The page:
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Friday, March 25, 2005

Social Security and the Lazarus Cure

Reporter David Lazarus talks to Steve Goss, the Social Security Administration's chief actuary, about an Easy fix for Social Security:
I asked Goss what he thought about an appropriate remedy, but, like just about everyone else in Washington, he didn't want to be the first to bite the bullet. Besides, he was quick to emphasize that he and his team are analysts, not policy-makers.

'We do not espouse that there is a better or worse solution to the problems that we face here,' Goss said. 'That's the job of elected officials.'

Well, what if we tried something as simple as doing away with the current cap on taxable earnings? As it stands, workers pay a 6.2 percent tax on everything they make up to $90,000 (their employers pay an equal amount).

The upshot is that someone making $50,000 a year pays the full 6.2 percent into the Social Security system, while someone making $5 million a year pays only about 0.1 percent.

Goss may not espouse a particular solution, but he has run the numbers down his slide rule. And getting rid of the $90,000 cap would have a dramatic effect on Social Security's 75-year, $4 trillion deficit.

'It would eliminate the deficit entirely,' Goss said.

Better still, it would even leave the program with a surplus, at least until 2090 or so.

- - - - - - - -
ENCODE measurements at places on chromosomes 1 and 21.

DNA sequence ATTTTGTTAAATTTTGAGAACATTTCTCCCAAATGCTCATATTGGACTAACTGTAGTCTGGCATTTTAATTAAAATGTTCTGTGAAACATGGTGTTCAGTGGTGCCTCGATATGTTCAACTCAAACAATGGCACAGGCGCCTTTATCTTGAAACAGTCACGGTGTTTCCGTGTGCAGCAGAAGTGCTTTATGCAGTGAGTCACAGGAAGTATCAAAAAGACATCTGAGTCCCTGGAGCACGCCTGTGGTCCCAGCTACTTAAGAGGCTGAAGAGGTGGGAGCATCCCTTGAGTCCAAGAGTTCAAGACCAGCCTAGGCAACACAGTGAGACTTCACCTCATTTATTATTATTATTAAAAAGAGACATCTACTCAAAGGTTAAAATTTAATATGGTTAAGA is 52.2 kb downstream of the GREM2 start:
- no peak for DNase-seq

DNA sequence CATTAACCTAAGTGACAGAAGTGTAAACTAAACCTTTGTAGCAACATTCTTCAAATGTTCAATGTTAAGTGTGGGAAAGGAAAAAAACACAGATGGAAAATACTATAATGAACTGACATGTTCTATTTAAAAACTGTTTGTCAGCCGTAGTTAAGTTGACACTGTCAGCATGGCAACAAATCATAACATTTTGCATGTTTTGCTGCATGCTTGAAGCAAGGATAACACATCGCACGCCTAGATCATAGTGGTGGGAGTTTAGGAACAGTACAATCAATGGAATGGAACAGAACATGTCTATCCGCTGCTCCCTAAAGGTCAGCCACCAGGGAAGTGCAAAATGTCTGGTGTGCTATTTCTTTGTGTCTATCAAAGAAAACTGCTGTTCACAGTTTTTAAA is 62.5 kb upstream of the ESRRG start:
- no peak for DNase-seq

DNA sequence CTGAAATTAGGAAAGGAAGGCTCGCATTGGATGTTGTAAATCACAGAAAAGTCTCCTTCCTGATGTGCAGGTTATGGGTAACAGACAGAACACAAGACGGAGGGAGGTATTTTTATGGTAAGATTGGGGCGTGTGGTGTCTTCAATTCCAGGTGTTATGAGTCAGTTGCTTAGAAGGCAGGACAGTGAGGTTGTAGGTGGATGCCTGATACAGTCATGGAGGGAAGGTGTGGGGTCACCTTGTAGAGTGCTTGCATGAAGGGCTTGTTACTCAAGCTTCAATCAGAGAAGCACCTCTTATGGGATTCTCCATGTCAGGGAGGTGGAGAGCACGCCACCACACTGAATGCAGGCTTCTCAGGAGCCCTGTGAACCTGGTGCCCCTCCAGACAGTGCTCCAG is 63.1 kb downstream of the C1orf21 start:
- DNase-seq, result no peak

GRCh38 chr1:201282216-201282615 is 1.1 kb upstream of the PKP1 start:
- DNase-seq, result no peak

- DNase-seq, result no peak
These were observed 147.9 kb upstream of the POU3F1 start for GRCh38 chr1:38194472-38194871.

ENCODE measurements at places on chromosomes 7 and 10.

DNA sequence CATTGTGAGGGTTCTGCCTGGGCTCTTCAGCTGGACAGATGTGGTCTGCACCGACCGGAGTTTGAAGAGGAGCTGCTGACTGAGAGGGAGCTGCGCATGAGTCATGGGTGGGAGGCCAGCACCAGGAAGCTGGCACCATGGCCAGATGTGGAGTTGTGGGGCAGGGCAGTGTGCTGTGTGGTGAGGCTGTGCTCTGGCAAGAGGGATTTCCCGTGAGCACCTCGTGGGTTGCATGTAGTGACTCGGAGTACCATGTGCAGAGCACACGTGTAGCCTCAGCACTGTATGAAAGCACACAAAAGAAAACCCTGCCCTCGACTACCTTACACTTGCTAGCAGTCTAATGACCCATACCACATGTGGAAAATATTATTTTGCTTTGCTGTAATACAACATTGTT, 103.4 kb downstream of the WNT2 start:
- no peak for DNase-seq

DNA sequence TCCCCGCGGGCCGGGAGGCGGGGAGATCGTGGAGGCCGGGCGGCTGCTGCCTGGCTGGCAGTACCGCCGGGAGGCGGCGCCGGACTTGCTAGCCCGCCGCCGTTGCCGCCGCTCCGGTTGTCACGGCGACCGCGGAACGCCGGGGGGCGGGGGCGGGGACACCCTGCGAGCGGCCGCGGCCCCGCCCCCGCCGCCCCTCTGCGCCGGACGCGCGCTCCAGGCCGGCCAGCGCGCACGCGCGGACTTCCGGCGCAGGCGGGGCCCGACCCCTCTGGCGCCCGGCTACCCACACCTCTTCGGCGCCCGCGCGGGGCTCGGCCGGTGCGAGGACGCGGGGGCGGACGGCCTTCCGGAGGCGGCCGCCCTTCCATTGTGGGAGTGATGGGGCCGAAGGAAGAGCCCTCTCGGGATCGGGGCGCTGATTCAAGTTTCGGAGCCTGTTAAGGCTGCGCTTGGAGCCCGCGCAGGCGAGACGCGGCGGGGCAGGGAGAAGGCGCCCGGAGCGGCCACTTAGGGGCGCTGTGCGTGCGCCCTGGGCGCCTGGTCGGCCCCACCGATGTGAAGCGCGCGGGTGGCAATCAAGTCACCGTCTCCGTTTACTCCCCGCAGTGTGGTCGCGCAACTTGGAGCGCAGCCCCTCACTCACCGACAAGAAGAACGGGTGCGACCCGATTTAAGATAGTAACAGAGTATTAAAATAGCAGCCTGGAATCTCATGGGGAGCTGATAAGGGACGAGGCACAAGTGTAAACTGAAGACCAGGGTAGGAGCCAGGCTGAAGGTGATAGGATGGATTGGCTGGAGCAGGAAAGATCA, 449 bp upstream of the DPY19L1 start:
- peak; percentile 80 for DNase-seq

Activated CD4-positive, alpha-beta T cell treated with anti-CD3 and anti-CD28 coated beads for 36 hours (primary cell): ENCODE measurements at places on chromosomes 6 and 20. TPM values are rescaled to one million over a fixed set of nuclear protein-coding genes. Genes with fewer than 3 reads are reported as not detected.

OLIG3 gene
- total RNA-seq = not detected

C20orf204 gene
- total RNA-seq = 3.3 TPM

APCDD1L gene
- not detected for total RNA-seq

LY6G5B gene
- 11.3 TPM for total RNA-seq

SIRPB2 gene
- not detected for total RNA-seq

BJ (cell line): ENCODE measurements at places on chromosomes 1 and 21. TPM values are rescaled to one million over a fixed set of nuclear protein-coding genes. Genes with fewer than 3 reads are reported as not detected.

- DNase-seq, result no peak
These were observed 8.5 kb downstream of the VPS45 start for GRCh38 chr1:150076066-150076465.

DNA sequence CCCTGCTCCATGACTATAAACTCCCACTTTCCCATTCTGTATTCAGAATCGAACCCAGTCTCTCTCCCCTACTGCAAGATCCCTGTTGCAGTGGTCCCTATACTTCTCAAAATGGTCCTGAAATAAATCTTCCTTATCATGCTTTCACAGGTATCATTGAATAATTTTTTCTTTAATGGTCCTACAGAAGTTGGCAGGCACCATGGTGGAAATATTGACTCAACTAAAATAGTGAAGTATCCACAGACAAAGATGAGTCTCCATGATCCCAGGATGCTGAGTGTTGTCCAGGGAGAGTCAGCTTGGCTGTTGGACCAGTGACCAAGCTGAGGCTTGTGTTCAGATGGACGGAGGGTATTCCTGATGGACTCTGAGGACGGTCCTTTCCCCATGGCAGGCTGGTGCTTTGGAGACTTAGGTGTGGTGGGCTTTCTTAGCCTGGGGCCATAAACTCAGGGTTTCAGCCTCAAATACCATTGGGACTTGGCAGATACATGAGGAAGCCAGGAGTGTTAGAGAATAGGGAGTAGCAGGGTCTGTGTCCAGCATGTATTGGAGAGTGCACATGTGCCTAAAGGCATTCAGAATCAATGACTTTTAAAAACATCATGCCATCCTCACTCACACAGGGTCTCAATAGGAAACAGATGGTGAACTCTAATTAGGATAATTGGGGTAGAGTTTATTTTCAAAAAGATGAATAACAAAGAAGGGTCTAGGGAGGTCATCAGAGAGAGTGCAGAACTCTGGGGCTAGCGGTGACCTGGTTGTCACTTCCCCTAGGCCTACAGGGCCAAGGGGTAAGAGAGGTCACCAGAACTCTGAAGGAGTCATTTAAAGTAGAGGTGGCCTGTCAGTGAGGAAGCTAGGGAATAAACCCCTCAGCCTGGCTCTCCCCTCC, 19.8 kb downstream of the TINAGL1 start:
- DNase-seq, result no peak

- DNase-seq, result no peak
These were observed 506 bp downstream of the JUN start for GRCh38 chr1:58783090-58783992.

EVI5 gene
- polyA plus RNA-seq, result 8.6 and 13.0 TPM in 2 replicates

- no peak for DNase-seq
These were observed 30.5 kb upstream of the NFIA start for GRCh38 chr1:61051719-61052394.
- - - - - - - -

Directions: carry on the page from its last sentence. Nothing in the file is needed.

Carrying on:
The first catch is that you couldn't hand out commensurately more in benefits to rich people just because they're paying more into the system. This would only exacerbate the problem we face now of more money leaving the program than coming in.

Some sort of means testing is required. If you're Bill Gates, after all, you're not relying on your Social Security check to get you through the winter. The money can do more good elsewhere.

The second catch is that when you do reach 2090 or so, you'll probably have to tweak the system again to replenish Social Security's coffers.

Yet that's precisely what was envisioned for the program the last time it was tinkered with, in 1983.

At regular intervals, experts decided at the time, taxes and benefits would have to be re-evaluated in light of changing demographic and economic circumstances.

In a conference call with reporters Thursday, the Treasury secretary offered a lukewarm response when asked about raising the tax cap.

'The president has never embraced that idea,' he said. 'But it's an idea out there that needs to be looked at.'

So what's the big deal? I asked Goss why axing the cap isn't on everyone's to-do list in Congress.

I already knew the answer, of course. Bidding sayonara to the cap would represent an enormous tax increase for the wealthy (and they've grown accustomed in recent years to seeing their tax burden go down, not up).

Goss didn't have to say this.(emphasis mine)

Reading this I wondered why don't more of the made for TV reporters ask these questions, then I remebered they are not going to risk having money taken out of their pockets as they'd be most likely affected by raising the tax cap.